Shed no tears for the demise of the economic stimulus plan in Congress last week. Bloated and extravagantly expensive, the bill promised little benefit for the economy even as it threatened great harm to the federal treasury. It amply deserved its burial.
But the manner of the legislation's death is still ominous, for it signals a return to the partisan polarization that defined -- and often derailed -- Congress before Sept. 11. It suggests the next few months in Washington could be much more contentious than the last few.
The bill revealed the worst impulses of both parties. Rarely has a major piece of legislation been so devoid of new thinking; it couldn't have seemed more dated if it were sung to a disco beat. The package, which cleared the Republican House before dying in the Senate, became a museum piece where each party displayed its most shopworn ideas and tired instincts.
For Republicans, the most tired was the tendency to see tax cuts as the solution to every problem. As it moved through the House, the bill became less about stimulating the economy than entrenching and expanding the $1.35 trillion, 10-year tax cut President Bush signed last spring.
Much of the bill was an early Christmas present for business interests denied favors in that original tax cut. Among the baubles the House hung on this tree were $165 million in tax breaks over the next five years for mutual life insurance companies, $82 million for oil drillers and $6.5 billion for U.S. companies with offshore financial subsidiaries. The GOP plan would have cost the government $10 billion over five years by loosening the law requiring profitable companies to pay a minimum tax, no matter how many loopholes they exploit to reduce their obligation.
These scattershot giveaways symbolized the bill's utter lack of focus. It was larded with tax cuts that would impose significant costs on the treasury long after the economy is expected to recover. It sought to put more money in consumers' pockets next year by accelerating a reduction in the 27 percent tax bracket approved in the initial tax cut last spring. But nearly three-fourths of that proposal's $54 billion cost would come after next year, when the downturn almost surely will be over.
Even one of the bill's best ideas -- increased write-offs for companies that invest in new equipment -- was undermined with similar logic. The legislation provided the tax benefit for the next three years, which not only inflated the cost (more than $66 billion in 2003 and 2004) but also undermined the incentive for companies to make investments soon. That suggests the intent was less to stimulate quick investment than to create a lasting new corporate tax break.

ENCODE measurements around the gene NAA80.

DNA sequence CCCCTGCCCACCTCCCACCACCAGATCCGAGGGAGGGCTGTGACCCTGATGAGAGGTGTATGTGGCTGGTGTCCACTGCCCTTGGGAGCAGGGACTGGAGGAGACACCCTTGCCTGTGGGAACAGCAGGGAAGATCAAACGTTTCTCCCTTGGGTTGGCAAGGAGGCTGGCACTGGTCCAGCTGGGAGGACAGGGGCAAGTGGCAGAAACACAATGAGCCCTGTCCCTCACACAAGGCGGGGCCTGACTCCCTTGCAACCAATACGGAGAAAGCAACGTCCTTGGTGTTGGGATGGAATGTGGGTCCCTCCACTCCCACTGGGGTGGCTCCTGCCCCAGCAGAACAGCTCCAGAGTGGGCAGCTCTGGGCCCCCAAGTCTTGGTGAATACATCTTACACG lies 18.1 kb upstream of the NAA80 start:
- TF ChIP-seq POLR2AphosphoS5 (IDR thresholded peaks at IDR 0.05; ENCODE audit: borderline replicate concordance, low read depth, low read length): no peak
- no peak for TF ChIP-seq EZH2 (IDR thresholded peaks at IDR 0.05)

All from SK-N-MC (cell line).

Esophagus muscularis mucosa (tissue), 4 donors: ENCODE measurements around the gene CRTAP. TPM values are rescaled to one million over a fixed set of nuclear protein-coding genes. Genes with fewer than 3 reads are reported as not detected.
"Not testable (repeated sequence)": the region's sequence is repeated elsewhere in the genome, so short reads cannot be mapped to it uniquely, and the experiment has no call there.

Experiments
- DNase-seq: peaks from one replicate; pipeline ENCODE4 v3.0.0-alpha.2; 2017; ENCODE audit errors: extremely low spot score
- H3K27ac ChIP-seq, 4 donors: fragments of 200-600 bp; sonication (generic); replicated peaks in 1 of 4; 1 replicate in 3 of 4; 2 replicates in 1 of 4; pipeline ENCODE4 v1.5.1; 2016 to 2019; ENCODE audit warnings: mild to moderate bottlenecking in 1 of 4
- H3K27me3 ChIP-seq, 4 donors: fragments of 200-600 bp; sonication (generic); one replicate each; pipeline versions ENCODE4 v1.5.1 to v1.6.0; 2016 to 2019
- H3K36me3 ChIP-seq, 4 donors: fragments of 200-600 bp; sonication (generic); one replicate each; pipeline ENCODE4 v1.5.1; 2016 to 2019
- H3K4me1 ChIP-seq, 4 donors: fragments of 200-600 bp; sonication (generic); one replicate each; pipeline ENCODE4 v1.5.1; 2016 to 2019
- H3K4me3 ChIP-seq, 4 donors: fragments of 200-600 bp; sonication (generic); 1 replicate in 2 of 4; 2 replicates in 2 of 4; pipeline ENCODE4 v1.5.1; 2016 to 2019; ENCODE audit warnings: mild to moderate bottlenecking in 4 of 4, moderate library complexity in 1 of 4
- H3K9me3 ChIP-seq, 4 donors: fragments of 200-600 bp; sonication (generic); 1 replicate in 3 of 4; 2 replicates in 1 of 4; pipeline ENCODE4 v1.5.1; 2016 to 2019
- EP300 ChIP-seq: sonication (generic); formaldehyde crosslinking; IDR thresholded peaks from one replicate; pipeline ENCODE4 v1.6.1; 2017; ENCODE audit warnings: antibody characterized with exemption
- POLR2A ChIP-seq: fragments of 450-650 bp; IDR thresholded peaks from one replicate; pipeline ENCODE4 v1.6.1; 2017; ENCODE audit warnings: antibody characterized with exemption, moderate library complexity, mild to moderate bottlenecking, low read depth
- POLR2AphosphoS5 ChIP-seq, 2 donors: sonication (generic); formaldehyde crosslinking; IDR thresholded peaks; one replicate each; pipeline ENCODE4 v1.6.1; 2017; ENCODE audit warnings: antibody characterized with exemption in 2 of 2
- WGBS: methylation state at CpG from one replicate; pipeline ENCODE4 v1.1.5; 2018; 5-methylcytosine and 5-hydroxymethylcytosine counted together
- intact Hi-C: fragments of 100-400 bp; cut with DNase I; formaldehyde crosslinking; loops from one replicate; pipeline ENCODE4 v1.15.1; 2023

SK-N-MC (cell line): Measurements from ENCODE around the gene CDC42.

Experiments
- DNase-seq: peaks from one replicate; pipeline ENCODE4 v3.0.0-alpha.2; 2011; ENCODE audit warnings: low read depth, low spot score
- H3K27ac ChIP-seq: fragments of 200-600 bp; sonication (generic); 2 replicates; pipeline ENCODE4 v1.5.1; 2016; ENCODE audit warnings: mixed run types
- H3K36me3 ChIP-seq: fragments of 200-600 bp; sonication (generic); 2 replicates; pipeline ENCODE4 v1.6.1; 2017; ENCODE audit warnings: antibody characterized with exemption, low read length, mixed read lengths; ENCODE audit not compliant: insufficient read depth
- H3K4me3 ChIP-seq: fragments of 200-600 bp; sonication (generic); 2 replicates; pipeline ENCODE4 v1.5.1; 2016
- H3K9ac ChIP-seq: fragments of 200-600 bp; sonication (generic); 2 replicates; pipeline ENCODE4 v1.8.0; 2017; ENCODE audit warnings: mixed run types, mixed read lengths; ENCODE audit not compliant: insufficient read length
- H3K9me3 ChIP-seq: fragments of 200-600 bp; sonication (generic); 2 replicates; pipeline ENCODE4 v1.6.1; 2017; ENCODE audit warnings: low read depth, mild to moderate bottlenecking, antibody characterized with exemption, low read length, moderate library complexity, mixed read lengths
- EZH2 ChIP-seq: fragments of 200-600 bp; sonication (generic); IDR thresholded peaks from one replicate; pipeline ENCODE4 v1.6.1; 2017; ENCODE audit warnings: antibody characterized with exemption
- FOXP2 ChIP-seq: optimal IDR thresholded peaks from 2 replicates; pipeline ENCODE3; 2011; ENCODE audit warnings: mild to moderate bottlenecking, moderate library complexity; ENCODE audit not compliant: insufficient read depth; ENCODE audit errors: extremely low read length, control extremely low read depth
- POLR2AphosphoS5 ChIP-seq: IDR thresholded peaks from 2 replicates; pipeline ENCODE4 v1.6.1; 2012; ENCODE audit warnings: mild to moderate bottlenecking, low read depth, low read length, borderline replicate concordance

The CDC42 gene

"The bill was filled with multi-year corporate tax cuts, which would have a significant probability of being extended when they were due to expire," said Bob Greenstein, director of the left-leaning Center on Budget and Policy Priorities.
Democrats didn't do much better with their contributions. Reverting to their pattern before Bill Clinton, congressional Democrats defined compassion solely in terms of increased social welfare spending. Focused on expanding unemployment benefits -- a worthwhile but profoundly insufficient goal -- Democrats offered almost nothing to encourage long-term growth, a far better solution for those on the economy's margins.
Earlier this year, Senate Majority Leader Tom Daschle, D-S.D., offered a farsighted plan to reinvigorate the stalled advance of the Information Age economy -- with measures to encourage more advanced research, better worker training and more rapid deployment of broadband technologies that would make the Internet more commercially valuable. But none of those ideas made it anywhere near the Democratic stimulus proposal.
"It is frustrating that we have not come up with a cohesive prosperity/growth agenda as a party," said Rep. Adam Smith of Washington, a leader among House "New Democrats." "Certainly, compassion is a key component. But the thing that makes me a Democrat is creating opportunity."
For all these reasons, the stimulus plan won't be missed. Yet the failure of the two sides to produce a more effective package signals turbulence ahead after the relative political peace following the terrorist attacks. In a broad sense, the bill's collapse suggests Republicans and Democrats remain so divided about government's proper role that it will be difficult for them to reach productive compromises on many big domestic issues, especially the need to close the deficit that has suddenly reopened in the federal budget. (The bipartisan education bill Bush will sign next month is the exception that shows what can be achieved when the two sides push each other to new thinking on difficult issues.)
More narrowly, the stimulus bill's failure signals that it will be very hard for Congress to reach consensus next year on an intensifying problem: the rising number of Americans without health insurance. For what ultimately sank the stimulus bill was an unbridgeable dispute about how to provide health insurance to workers who lost their health coverage with their jobs.
The stimulus fight became a warm-up for arguments coming next year about how to help the larger pool of uninsured. Congressional Republicans and the White House wanted to establish the precedent of using tax credits to expand coverage; Democrats were equally determined to deny them that beachhead.
Brownstein is a national political correspondent for the Times.
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